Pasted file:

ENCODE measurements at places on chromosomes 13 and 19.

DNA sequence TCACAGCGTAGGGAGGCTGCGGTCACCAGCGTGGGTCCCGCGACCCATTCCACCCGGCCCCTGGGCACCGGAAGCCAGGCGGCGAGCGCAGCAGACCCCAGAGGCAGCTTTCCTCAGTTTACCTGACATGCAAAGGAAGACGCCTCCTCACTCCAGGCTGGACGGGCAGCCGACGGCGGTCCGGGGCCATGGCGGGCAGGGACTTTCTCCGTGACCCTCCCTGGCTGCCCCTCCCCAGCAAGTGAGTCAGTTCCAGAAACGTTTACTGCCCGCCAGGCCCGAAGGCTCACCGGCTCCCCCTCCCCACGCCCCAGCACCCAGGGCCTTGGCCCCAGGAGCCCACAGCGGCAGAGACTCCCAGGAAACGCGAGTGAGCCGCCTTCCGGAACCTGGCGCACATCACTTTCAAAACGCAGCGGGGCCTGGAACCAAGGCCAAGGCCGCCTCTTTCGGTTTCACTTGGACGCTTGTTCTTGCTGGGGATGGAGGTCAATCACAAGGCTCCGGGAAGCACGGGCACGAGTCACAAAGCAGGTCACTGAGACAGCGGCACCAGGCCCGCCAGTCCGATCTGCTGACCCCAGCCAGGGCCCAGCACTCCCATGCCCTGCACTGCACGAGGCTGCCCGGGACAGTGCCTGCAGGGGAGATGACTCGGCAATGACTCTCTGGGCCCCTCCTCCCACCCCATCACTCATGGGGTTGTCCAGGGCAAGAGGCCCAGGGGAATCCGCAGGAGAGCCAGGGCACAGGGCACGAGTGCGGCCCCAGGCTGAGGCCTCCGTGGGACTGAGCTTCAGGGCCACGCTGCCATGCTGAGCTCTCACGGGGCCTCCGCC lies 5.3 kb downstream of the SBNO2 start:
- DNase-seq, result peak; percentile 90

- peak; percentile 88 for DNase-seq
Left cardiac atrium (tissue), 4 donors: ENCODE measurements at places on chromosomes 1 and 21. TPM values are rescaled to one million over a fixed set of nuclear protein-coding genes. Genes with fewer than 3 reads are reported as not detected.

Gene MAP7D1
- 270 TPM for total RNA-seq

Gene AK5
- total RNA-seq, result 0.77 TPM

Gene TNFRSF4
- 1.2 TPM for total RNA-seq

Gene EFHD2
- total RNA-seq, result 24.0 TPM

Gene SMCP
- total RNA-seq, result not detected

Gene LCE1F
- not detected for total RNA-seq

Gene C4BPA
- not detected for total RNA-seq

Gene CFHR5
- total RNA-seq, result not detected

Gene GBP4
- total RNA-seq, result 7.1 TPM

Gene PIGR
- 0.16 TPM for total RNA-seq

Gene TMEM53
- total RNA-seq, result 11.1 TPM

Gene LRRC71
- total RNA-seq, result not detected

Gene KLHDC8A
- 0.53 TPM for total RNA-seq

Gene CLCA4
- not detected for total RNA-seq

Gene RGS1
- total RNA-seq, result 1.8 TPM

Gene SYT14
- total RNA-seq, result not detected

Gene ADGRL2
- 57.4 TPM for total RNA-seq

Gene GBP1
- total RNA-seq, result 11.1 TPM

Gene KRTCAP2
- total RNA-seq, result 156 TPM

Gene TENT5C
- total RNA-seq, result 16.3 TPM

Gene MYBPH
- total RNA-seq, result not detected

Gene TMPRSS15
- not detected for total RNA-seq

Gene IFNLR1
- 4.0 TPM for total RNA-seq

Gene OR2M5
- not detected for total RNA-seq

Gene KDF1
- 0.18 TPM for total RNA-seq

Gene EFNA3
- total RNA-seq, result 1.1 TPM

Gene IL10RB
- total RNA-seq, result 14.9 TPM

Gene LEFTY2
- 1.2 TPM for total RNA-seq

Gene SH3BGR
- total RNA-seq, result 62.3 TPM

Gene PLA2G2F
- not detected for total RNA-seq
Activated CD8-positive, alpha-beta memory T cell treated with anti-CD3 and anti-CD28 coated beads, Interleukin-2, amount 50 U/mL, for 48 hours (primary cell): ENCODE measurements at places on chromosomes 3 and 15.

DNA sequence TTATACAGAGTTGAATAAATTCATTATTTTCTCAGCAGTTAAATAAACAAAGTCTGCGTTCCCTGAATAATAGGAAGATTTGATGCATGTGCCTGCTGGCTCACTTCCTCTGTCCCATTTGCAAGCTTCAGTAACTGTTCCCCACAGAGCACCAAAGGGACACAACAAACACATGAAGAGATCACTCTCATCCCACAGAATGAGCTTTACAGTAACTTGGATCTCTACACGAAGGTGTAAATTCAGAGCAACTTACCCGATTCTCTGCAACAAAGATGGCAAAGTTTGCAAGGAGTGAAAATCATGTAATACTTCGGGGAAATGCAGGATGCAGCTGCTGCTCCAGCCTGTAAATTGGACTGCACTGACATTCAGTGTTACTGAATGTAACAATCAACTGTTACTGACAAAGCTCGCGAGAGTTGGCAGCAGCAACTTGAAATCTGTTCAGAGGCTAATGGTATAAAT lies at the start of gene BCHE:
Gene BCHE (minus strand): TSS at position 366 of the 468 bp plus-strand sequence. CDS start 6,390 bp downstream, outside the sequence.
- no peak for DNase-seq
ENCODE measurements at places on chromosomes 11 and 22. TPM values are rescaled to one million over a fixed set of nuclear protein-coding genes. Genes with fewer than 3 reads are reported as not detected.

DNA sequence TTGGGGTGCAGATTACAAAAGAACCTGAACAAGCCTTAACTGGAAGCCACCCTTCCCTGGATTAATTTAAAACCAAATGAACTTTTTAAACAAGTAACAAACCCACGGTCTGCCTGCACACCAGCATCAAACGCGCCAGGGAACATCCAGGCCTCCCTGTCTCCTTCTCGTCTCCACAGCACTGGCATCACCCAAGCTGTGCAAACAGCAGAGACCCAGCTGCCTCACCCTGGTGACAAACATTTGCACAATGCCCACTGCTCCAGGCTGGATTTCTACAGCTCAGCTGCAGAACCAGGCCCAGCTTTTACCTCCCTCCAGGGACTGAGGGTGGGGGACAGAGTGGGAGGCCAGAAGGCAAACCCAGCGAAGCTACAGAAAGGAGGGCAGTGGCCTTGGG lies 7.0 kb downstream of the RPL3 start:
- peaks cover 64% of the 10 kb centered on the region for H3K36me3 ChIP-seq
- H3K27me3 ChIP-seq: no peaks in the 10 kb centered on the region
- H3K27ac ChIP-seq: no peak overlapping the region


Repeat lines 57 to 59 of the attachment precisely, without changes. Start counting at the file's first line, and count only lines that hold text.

- total RNA-seq, result 1.1 TPM

Gene IL10RB
- total RNA-seq, result 14.9 TPM